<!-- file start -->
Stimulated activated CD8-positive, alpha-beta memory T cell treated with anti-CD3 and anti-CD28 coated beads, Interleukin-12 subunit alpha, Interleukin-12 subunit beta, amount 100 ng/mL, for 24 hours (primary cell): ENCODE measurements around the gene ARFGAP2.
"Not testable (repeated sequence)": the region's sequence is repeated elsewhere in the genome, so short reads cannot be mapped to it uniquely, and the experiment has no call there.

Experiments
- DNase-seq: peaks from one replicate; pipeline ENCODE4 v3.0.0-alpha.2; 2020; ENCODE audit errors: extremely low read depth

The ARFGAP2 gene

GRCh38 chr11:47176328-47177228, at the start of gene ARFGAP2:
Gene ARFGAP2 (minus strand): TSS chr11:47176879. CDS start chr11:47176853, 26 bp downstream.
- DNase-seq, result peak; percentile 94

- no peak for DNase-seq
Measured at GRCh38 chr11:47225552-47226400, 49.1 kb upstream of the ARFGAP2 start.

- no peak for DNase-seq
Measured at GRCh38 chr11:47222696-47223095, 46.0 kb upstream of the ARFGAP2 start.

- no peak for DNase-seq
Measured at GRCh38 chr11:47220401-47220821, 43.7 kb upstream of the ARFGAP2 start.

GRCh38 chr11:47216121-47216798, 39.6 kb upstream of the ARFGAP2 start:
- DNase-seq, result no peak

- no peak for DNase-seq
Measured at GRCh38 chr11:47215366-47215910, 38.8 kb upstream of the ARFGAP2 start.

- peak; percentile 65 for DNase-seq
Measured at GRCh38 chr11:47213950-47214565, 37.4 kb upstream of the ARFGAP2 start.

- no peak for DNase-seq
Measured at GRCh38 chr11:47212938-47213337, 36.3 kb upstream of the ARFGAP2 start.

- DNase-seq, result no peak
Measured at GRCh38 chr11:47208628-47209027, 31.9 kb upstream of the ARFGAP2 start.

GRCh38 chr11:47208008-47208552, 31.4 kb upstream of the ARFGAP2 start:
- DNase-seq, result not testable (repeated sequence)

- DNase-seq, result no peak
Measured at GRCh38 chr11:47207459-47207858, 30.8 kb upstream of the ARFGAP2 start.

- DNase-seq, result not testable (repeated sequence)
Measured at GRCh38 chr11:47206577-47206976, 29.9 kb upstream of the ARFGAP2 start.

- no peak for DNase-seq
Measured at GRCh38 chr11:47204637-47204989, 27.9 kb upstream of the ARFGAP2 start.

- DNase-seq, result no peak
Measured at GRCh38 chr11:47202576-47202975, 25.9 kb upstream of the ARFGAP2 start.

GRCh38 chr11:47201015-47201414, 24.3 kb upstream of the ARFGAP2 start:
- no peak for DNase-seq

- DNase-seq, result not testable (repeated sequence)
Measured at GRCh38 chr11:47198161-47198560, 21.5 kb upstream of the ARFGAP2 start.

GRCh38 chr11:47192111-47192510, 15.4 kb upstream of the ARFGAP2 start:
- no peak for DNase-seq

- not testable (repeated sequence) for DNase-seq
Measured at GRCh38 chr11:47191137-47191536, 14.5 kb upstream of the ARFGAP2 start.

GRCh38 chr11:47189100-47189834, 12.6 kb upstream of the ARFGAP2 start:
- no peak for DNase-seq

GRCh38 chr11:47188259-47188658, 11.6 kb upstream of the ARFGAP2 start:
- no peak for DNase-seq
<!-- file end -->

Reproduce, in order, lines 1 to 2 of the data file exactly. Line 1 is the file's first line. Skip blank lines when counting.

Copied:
Stimulated activated CD8-positive, alpha-beta memory T cell treated with anti-CD3 and anti-CD28 coated beads, Interleukin-12 subunit alpha, Interleukin-12 subunit beta, amount 100 ng/mL, for 24 hours (primary cell): ENCODE measurements around the gene ARFGAP2.
"Not testable (repeated sequence)": the region's sequence is repeated elsewhere in the genome, so short reads cannot be mapped to it uniquely, and the experiment has no call there.